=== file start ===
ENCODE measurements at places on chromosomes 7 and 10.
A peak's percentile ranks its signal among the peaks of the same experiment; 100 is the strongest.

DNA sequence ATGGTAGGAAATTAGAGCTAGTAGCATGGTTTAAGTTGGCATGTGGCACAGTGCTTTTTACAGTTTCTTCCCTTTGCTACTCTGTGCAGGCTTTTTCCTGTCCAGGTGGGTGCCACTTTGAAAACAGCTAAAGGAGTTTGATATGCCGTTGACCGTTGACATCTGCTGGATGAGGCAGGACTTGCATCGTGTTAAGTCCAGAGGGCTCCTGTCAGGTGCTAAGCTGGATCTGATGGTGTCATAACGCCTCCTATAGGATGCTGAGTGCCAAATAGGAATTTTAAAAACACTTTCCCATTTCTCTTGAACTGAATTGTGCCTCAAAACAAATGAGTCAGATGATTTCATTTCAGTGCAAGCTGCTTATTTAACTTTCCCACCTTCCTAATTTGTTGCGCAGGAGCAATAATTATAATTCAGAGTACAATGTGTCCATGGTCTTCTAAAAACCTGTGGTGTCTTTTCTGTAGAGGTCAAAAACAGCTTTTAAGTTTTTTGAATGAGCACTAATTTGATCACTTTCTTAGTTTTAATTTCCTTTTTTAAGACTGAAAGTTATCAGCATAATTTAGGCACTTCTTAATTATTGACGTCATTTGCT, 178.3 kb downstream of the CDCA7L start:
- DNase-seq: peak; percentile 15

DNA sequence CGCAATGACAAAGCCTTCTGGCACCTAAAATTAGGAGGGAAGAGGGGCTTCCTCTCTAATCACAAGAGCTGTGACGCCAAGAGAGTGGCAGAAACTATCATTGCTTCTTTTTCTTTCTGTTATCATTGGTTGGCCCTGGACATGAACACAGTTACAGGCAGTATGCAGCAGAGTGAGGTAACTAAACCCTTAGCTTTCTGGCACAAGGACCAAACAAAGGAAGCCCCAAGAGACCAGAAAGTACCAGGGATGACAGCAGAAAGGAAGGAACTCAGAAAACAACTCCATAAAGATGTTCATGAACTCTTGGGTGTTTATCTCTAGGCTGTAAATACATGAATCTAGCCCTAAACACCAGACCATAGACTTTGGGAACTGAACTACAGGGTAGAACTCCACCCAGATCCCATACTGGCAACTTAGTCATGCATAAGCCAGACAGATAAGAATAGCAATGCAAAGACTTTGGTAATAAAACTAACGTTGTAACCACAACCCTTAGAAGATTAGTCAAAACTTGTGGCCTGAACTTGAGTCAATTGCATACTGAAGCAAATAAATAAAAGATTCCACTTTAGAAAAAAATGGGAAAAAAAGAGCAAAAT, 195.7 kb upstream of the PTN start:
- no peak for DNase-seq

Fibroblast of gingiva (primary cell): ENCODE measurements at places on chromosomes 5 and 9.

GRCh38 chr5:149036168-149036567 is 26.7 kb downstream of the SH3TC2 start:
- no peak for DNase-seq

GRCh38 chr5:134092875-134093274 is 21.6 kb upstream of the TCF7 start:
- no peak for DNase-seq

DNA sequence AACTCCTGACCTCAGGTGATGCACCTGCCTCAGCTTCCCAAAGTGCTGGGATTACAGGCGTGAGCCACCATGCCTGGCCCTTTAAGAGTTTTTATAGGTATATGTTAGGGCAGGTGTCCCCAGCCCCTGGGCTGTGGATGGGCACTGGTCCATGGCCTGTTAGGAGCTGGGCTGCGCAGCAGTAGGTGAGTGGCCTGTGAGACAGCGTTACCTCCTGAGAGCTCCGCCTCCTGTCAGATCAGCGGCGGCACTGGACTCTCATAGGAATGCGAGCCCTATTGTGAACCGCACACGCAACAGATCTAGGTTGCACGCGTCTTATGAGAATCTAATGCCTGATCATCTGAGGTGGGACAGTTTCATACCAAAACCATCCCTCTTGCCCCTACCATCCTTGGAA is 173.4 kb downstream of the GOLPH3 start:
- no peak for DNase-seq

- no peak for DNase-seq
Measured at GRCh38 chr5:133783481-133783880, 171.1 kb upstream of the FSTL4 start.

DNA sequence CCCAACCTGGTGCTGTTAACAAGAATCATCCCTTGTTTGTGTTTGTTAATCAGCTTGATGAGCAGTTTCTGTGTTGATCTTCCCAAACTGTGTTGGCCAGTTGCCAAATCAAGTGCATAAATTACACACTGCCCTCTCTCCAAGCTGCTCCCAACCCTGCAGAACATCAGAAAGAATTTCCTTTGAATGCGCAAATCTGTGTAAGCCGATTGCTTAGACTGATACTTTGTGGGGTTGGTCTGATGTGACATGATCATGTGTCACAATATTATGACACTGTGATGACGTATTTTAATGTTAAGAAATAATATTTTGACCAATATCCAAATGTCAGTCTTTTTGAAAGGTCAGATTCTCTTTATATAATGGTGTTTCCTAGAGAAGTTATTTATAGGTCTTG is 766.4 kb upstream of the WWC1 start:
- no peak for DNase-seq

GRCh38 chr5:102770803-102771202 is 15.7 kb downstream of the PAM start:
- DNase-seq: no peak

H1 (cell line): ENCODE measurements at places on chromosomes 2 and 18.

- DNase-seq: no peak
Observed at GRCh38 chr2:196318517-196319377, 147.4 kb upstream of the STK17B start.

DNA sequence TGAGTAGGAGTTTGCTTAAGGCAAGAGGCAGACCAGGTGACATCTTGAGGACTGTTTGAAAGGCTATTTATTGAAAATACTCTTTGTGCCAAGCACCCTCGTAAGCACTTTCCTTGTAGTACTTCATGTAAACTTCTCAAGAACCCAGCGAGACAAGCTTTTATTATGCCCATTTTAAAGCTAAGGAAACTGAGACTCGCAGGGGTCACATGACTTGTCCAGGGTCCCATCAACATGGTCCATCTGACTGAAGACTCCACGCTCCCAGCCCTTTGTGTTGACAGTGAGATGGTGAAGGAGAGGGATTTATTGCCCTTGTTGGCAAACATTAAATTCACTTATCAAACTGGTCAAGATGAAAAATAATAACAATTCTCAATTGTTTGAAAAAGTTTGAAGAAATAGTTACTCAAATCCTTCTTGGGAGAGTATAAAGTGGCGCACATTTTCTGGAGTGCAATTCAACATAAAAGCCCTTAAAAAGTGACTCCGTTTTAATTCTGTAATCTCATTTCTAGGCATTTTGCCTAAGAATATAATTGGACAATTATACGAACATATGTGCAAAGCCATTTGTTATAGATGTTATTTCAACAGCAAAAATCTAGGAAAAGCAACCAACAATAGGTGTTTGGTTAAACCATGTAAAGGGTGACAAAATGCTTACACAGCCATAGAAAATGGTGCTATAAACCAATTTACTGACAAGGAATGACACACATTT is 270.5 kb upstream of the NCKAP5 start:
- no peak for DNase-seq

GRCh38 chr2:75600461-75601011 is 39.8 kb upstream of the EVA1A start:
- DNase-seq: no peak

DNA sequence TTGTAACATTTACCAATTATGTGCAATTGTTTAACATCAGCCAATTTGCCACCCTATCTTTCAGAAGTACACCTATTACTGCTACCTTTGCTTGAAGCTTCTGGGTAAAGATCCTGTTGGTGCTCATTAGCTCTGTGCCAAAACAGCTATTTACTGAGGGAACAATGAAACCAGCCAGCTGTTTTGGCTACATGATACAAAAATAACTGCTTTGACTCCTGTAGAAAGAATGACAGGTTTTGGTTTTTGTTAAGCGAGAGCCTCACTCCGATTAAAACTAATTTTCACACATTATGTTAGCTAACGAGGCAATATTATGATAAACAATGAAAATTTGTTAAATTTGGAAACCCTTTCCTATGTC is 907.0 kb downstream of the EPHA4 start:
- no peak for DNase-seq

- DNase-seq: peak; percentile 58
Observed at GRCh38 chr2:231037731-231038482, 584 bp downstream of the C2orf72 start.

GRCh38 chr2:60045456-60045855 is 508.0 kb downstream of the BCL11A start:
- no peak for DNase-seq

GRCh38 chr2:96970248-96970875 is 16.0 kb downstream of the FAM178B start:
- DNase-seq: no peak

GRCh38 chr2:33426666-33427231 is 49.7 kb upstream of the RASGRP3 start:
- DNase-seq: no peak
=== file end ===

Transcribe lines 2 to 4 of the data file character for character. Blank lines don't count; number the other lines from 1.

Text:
A peak's percentile ranks its signal among the peaks of the same experiment; 100 is the strongest.

DNA sequence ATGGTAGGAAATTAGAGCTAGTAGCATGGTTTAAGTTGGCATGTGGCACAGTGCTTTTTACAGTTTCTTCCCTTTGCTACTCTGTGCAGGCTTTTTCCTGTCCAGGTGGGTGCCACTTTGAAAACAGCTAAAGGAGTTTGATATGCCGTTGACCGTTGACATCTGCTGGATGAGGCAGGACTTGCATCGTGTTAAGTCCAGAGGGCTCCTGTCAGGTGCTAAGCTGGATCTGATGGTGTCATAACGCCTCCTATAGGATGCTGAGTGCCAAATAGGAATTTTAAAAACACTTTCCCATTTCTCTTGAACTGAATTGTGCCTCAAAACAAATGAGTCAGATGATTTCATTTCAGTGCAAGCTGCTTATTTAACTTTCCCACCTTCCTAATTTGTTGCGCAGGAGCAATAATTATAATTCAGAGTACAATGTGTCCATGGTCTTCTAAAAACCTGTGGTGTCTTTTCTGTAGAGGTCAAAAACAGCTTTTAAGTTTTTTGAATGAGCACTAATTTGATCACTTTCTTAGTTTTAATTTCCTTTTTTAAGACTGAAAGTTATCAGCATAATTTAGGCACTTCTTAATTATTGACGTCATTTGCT, 178.3 kb downstream of the CDCA7L start:
- DNase-seq: peak; percentile 15